|Courtesy of Vienze Ziction on Flickr|
"I believe it's a civil right to live in an environment free of weapons."
Pedro Reyes, Organic Gardening December 2012
When I picked up a copy of the latest Organic Gardening magazine, I did not expect to be reading about guns. To be exact, these were guns that Mexican artist Pedro Reyes recycled into shovels for his exhibit Palos por Pistolas. These guns came from the streets of Culiacán Mexico - home to one of Mexico's most powerful drug cartels - and they were melted down into materials used to make 1527 gardening shovels. Now if you have the chance to see this display of shovels be prepared for more than your typical art viewing, be prepared to use these shovels to plant trees. Planting trees with transformed guns is what what Pedro Reyes asks in return for hosting his art exhibit; these shovels have been used by art admirers in Culiacán and in other cities such as Paris and Vancouver. Now that is what I call art in action. This exhibit gives a way for people to engage with human rights issues by juxtaposing peace and life with violence and death.
I was reminded of Palos por Pistolas this weekend because a horrific act of gun violence took place not too far away from me. I was far enough away to remain safe and physically unharmed, sadly two young women did not have my fortune. I can not get this shooting - all shootings - out of my head. More than ever, Bob Dylan's well-known question resonates with me: how many times must the cannonballs fly before they're forever banned?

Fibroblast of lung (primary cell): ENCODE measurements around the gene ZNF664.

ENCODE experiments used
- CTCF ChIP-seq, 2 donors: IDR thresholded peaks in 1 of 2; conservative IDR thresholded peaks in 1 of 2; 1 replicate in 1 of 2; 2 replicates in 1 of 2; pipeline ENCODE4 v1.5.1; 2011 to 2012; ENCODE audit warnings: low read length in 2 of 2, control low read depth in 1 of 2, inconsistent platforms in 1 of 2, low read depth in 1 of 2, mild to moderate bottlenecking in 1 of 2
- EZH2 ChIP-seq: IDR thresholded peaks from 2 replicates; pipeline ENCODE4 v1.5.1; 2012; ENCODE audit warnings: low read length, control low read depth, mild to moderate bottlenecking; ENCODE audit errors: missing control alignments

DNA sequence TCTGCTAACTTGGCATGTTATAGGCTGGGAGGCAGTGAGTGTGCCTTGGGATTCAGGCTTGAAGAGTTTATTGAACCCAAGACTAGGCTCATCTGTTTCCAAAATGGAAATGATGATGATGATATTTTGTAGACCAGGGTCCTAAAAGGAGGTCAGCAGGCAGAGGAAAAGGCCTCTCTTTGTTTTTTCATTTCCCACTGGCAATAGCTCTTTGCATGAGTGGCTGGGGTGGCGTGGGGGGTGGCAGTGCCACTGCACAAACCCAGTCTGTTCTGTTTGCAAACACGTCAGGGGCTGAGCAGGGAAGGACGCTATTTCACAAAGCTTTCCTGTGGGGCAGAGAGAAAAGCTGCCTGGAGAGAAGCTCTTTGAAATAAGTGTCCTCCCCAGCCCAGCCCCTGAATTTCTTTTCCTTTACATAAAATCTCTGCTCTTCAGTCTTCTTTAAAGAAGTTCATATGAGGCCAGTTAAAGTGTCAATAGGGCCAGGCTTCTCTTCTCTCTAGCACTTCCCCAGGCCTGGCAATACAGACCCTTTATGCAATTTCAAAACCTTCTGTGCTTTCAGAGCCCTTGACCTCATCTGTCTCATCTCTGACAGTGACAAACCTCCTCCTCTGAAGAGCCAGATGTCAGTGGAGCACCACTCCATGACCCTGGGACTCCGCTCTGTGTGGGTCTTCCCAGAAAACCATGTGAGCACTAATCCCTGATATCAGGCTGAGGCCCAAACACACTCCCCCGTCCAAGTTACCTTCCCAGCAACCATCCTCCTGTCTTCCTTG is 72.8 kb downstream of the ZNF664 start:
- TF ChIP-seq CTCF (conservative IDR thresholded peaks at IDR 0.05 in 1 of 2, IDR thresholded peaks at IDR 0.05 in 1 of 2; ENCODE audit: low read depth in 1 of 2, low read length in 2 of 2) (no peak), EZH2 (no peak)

What would the world look like if all states embraced Palos por Pistolas? What would the world look like if all people recognized the basic human right to a life free of fear? Although the act of melting guns into shovels will not eliminate arms trades or human rights atrocities facilitated by guns, Reyes' art has turned instruments of death into instruments of life. The Palos por Pistolas project has given people a chance to peacefully resist gun violence, a trend I hope catches on in days to come.